But I did learn a few good things from my two and a half weeks on the Specific Carb Diet.  One was that I really have to be much more careful about my consumption of sugar (which is forbidden on the SCD).  I've been cutting back for over a decade, due to infections and leg cramps, restricting my sugar consumption mainly to weekends, and, more recently, to Shabbat (Sabbath) and Yom Tov (holiday).  I've now decided that, particularly since the gluten-free oat rolls that I use for the motzi blessing (which is required on every Shabbat and Yom Tov) have so much sugar in them (and are so high in fat) that they practically pass for cake, I should have no more that two cookies or one small piece of cake (such as one quarter of one of my beloved chocolate chip mini-cakes from good old gluten-free, dairy-free By the Way kosher bakery) on a Shabbat or Yom Tov.  Yesterday, I ate only half of a biscotti and one other cookie.

Speaking of chocolate chip cake and listening to my body, another thing I learned was that I really must stop eating so much chocolate (cocoa being forbidden on the SCD), which has been giving me acid reflux and/or heart palpitations for years.  No more chocolate pig-outs on Shabbat or Yom Tov--a little or none is much better for my health.  Yesterday, I had no chocolate at all.

In better news, I got some very useful information from Elaine Gottshall's Breaking the Vicious Cycle (the "Bible" of the Specific Carb Diet), namely, a list of high-lactose (forbidden) and low-lactose (permitted) cheeses.  I was first diagnosed as lactose-intolerant when I was a college sophomore, so knowing what products to avoid and what I might be able to eat is very helpful.  Forbidden are all processed cheeses (goodby, American cheese) and all soft cheeses (including cream cheese, ricotta cheese and regular cottage cheese). My formerly-beloved mozzarella sticks are now permanently off of my diet.  Permitted are cheeses from which most of the whey has been removed and which have been "cured" of (most?) lactose by the addition of a bacterial culture.  I'm still not sure about the permitted dry-curd cottage cheese (sold in this part of the U.S. under the name "farmer cheese"), which doesn't seem to sit that well in my tummy.  Swiss cheese, on the other hand, might now be my new friend.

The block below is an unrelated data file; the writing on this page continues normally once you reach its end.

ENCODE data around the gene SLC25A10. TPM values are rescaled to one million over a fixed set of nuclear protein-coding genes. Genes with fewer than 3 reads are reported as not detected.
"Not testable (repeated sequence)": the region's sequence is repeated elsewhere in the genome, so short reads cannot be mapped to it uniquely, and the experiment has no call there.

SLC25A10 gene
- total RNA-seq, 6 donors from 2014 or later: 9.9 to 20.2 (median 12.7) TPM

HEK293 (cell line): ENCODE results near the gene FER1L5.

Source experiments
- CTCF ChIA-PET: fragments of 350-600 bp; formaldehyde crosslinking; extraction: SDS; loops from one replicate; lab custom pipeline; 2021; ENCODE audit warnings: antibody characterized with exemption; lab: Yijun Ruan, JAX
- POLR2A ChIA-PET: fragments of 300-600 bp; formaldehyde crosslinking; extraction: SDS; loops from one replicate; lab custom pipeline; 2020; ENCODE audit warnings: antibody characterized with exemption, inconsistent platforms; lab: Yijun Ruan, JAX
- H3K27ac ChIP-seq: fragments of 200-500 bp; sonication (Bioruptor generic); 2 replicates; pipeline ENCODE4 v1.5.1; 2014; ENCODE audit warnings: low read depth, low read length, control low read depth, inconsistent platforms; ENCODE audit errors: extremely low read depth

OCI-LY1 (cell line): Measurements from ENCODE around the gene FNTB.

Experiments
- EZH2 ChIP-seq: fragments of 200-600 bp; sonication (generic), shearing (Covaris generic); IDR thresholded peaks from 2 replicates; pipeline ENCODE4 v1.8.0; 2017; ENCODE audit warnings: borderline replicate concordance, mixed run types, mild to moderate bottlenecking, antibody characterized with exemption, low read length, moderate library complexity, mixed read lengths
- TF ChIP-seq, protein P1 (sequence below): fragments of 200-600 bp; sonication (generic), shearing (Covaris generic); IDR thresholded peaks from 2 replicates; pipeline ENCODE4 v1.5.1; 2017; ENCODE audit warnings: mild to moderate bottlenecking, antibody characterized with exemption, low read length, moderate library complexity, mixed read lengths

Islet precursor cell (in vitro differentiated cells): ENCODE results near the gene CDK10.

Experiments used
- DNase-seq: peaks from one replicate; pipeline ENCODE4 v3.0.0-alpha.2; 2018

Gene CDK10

My husband chimes in with another health concern
After much research online, my husband has concluded that non-fermented soy products have a deleterious effect on one's health, and we've begun to purge our diet of all of them.  This is discouraging, as we originally started eating soy foods decades years ago, and only stopped on a chiropractor's advice a few years ago, in the hoping of reducing our cholesterol intake.  Unfortunately, with newer research, it now appears that unfermented soy products create more problems than they solve.  Soy's phytoestrogens increase women's chances of getting breast cancer and decrease male hormones.  Soy, which is forbidden on the Specific Carbs Diet, is also considered one of the eight most common allergens.  (Heavy soy consumption made a vegetarian friend of ours quite ill.)  Therefore, with great regret, we have bid farewell to both Mary's Gone Crackers cookies and Lucy's, and will be sticking with Enjoy Life for our cookies. Good-bye and good riddance to non-fermented soy products.

My apologies for posting about food on a fast day--maybe I was trying to distract myself from the fast.  :)
<< List
Jewish Bloggers
Join >>